The Use of Medieval Weaponry by Eric Lowe.
It's basically a primer on the weapons commonly discussed in the existing, written records of martial arts instructors of the time. It's by a HEMA instructor - that's Historical European Martial Arts, called WMA or Western Martial Arts previously. Overall, a good book, and if you're interested in non-gaming weapon use written by a former (?) gamer, it's a good read.
It's the gamer part I want to talk about here.
"The real genesis of this project is in games. When I was a teenager, my friends and I played a lot of tabletop roleplaying games such as Dungeons and Dragons. We were storytellers, and we crafted long-form collaborative storytelling experiences that spanned years of real-time, full of intrigue, emotions, and derring-do."
- p. 2
Eric Lowe doesn't mention again the games he played . . . but I'd be surprised if they were not all D&D-based games.
So much of the back-references to games sound very, very D&D.
"When I was young, I was under the impression that shields were rather useless [. . . ] as I could plainly see from my roleplaying games, they offered very little in the way of actual protection (about as good as light armor, so I thought). Why anybody would give up a two-handed weapon just to wield a shield was quite beyond me."
- p. 71
No armor + shield is AC 9 in AD&D, AC 8 in D&D . . . the same as the lightest of armors.
Meanwhile, he quotes Domingo Luis Godinho, the fencing master, as saying, "It is queen."
GURPS pretty much feels that way, too. Shields are so effective defensively that Man-to-Man originally made Block Shield/3 instead of Shield/2, because they were too effective (see the Q&A in Roleplayer #1). But that effectiveness is accurate. They don't necessary work the way in game they might in reality (restricting a lot more targets than just the shield arm and shield hand), but they're a game-changer for defense. You don't give up a two-handed weapon to take a shield, you give up a shield to take a two-handed weapon. GURPS Martial Arts and GURPS Low-Tech had to sweeten the deal for two-handed weapons to make them even a reasonable choice in the face of shields behind available.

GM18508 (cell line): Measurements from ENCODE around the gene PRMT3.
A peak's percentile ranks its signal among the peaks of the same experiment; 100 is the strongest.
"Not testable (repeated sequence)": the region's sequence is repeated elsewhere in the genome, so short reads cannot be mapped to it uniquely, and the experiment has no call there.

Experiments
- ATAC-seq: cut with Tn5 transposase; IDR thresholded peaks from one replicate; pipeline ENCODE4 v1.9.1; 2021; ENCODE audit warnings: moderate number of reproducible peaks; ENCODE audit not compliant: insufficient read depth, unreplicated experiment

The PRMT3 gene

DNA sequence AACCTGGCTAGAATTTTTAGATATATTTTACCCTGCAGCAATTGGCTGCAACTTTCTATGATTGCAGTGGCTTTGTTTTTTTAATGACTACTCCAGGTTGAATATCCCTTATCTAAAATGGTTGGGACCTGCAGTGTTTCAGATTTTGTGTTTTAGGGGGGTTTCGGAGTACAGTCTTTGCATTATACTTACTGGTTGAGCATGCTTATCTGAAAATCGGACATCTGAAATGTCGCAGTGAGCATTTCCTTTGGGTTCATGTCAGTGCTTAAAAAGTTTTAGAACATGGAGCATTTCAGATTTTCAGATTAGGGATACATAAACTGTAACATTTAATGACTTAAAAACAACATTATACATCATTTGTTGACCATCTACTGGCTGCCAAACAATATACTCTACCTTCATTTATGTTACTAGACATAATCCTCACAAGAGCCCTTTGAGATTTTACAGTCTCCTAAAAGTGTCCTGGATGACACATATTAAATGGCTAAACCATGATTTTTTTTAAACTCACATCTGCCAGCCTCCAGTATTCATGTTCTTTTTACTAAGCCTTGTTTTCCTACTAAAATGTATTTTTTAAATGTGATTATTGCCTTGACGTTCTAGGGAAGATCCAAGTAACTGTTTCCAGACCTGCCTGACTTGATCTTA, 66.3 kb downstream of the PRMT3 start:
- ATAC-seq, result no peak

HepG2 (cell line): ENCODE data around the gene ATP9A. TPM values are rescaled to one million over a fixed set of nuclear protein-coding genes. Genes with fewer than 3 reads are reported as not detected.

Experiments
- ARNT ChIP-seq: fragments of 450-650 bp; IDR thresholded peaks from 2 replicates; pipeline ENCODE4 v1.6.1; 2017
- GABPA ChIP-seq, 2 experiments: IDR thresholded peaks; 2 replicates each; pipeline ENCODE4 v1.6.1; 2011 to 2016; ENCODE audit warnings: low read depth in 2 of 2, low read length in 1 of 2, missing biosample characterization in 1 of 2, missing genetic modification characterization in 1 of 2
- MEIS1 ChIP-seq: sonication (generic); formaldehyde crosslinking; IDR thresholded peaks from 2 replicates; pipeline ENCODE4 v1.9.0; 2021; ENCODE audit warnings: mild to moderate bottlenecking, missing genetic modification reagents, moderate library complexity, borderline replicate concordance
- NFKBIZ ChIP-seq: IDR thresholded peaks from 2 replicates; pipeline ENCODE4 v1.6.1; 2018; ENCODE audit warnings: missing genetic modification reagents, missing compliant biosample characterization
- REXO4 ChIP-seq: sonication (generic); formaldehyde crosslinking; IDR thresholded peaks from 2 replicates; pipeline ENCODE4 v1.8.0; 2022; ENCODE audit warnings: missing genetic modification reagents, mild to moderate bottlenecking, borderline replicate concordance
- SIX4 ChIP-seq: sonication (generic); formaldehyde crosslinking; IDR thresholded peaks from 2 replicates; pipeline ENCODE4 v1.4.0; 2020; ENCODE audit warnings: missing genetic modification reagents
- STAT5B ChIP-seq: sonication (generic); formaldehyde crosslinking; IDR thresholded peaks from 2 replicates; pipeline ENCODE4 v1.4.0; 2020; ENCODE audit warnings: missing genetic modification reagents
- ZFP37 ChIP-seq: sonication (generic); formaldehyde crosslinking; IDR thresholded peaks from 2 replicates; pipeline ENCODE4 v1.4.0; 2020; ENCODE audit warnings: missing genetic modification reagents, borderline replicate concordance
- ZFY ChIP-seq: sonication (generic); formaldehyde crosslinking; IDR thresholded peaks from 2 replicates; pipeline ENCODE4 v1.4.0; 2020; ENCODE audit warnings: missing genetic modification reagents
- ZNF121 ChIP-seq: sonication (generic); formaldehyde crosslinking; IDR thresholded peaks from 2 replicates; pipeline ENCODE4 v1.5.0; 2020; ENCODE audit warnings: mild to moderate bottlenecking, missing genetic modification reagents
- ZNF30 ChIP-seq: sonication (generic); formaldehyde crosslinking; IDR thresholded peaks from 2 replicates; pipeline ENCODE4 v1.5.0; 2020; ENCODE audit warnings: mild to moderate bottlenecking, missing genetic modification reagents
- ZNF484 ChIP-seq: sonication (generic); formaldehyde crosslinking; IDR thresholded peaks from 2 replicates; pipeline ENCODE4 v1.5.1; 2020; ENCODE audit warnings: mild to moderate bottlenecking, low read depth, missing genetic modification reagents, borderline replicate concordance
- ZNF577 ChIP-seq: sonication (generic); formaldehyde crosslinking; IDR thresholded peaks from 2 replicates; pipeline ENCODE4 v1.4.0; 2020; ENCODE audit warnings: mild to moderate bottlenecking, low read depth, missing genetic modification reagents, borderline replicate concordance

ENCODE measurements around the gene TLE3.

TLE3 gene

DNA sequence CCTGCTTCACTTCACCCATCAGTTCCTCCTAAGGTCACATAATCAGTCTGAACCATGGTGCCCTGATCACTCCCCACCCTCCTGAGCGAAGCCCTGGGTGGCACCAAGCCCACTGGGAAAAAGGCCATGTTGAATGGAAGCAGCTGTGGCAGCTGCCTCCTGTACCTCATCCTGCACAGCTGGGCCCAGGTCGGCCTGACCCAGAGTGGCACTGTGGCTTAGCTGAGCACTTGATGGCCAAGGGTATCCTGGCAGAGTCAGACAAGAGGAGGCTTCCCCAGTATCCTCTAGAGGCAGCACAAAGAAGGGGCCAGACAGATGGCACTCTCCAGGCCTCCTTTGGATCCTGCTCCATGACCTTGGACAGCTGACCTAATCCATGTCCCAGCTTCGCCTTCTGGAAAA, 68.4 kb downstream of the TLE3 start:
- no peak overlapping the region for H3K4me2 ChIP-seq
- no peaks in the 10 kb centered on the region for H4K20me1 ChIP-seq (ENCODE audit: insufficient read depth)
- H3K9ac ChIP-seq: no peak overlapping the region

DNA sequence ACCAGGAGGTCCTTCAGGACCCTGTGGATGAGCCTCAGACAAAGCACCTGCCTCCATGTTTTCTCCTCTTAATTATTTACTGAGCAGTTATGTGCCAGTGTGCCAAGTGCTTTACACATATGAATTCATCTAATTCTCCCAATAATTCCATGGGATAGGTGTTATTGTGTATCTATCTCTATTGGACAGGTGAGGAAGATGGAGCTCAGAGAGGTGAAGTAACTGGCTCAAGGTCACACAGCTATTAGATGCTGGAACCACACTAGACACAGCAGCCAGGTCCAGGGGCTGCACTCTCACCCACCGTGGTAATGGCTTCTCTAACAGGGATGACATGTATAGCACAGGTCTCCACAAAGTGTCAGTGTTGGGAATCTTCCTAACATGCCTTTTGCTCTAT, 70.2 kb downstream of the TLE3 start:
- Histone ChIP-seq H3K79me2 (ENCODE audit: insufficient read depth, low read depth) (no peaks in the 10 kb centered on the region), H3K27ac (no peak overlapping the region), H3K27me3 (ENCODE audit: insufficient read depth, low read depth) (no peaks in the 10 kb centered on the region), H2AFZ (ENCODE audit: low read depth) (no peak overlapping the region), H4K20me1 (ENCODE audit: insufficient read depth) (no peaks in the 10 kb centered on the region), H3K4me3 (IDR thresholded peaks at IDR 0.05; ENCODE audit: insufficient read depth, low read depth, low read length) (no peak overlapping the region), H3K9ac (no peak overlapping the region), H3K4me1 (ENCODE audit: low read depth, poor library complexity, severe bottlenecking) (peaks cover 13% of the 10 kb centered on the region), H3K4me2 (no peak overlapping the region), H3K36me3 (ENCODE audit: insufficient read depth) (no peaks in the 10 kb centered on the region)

So I'd wager real money Eric Lowe isn't also talking about his GURPS days.
Given a choice between light armor and a shield in GURPS, I know my players - and I - would choose the shield.
"[ . . . ] spears hit very hard and very fast [. . . ] this surprises non-fencers [. . .] Perhaps, like me, they grew up with games telling them that swords and axes do more damage than spears."
- p. 182-3
Again, D&D or D&D-like likely here. Spears do 1d6/1d8 in AD&D, 1d6 in D&D. Longswords do 1d8/1d12, hand axes 1d6/1d4 and battle axes 1d8/1d8.
In GURPS, though, a spear in two hands does thr+3/impaling. It takes a bastard sword in two hands, a greatsword, or a longsword in two hands to do thr+3/impaling. It's on par when used one-handed, but that's also the case if you take a second hand off of a spear in reality. It loses a lot - probably more than the +1, honestly.
It doesn't do as much raw damage as a full swing by any of those weapons, for sure, but its wounding potential is much higher given an unarmored opponent or lightly armored target location.
This isn't to say GURPS is perfect - it's not - but it is clear that it's not the game he's comparing things to. GURPS Martial Arts allows you to do more of the actual historical stuff than Basic Set allows, but still doesn't quite get the rhythms and nuances of swordfighting as discussed in this book or the original sources. Still, it's interesting how your expectations of real martial arts can be shaped by the rules of the fantasy one you played. I don't think a GURPS native would think spears stab less well than a sword or a shield isn't worth its weight.